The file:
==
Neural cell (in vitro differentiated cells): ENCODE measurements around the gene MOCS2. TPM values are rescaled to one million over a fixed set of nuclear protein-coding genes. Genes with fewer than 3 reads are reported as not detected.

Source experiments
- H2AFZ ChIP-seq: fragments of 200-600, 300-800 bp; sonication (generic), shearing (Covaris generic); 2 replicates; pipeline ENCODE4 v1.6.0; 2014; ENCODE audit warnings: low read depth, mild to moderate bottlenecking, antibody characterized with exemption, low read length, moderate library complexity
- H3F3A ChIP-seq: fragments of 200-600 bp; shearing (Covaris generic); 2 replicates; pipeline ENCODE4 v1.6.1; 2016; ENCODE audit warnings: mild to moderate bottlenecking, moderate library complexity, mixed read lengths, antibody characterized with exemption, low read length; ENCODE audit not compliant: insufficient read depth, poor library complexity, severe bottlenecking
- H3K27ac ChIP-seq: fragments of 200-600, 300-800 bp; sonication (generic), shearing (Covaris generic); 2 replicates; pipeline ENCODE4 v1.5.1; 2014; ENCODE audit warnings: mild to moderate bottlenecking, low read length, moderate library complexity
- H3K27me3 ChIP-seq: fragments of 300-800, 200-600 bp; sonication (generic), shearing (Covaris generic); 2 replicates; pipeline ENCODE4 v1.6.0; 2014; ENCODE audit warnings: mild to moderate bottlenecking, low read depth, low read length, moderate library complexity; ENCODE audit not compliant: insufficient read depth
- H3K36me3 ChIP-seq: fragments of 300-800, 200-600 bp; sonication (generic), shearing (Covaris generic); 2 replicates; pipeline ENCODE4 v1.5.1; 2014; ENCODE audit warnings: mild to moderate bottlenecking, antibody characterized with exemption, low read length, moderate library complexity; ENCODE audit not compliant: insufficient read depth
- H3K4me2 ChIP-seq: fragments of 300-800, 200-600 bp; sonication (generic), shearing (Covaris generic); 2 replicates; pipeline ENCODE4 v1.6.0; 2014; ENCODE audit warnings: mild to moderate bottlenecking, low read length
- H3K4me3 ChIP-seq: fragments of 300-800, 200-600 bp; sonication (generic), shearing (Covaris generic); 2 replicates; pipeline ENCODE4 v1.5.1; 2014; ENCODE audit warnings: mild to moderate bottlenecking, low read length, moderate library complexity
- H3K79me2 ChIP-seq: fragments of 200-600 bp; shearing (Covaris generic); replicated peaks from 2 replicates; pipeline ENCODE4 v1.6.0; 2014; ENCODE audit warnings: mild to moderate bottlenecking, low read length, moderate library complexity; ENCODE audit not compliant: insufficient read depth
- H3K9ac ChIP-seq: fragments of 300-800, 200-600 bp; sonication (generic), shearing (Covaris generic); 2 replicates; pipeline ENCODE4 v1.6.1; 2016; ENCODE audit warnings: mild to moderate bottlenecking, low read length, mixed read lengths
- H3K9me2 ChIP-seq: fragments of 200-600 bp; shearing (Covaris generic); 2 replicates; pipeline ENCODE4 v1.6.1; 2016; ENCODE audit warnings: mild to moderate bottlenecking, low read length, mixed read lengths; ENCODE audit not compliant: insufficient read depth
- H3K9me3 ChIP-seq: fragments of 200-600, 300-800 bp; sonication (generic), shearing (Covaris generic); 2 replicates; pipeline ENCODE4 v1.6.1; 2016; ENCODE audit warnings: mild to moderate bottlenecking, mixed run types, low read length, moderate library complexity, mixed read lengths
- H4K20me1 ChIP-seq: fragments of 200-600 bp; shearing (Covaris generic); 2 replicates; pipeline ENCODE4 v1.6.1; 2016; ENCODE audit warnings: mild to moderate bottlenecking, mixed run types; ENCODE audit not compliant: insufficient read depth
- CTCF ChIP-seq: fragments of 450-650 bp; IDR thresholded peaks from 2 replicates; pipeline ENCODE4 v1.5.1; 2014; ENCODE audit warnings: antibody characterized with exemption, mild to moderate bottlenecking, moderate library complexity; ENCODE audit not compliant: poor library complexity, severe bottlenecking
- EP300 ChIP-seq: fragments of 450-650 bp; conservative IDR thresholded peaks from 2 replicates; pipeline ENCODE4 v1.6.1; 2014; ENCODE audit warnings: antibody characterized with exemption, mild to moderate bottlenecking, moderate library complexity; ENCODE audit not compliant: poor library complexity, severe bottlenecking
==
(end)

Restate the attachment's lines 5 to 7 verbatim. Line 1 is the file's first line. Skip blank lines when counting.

- H3K27ac ChIP-seq: fragments of 200-600, 300-800 bp; sonication (generic), shearing (Covaris generic); 2 replicates; pipeline ENCODE4 v1.5.1; 2014; ENCODE audit warnings: mild to moderate bottlenecking, low read length, moderate library complexity
- H3K27me3 ChIP-seq: fragments of 300-800, 200-600 bp; sonication (generic), shearing (Covaris generic); 2 replicates; pipeline ENCODE4 v1.6.0; 2014; ENCODE audit warnings: mild to moderate bottlenecking, low read depth, low read length, moderate library complexity; ENCODE audit not compliant: insufficient read depth
- H3K36me3 ChIP-seq: fragments of 300-800, 200-600 bp; sonication (generic), shearing (Covaris generic); 2 replicates; pipeline ENCODE4 v1.5.1; 2014; ENCODE audit warnings: mild to moderate bottlenecking, antibody characterized with exemption, low read length, moderate library complexity; ENCODE audit not compliant: insufficient read depth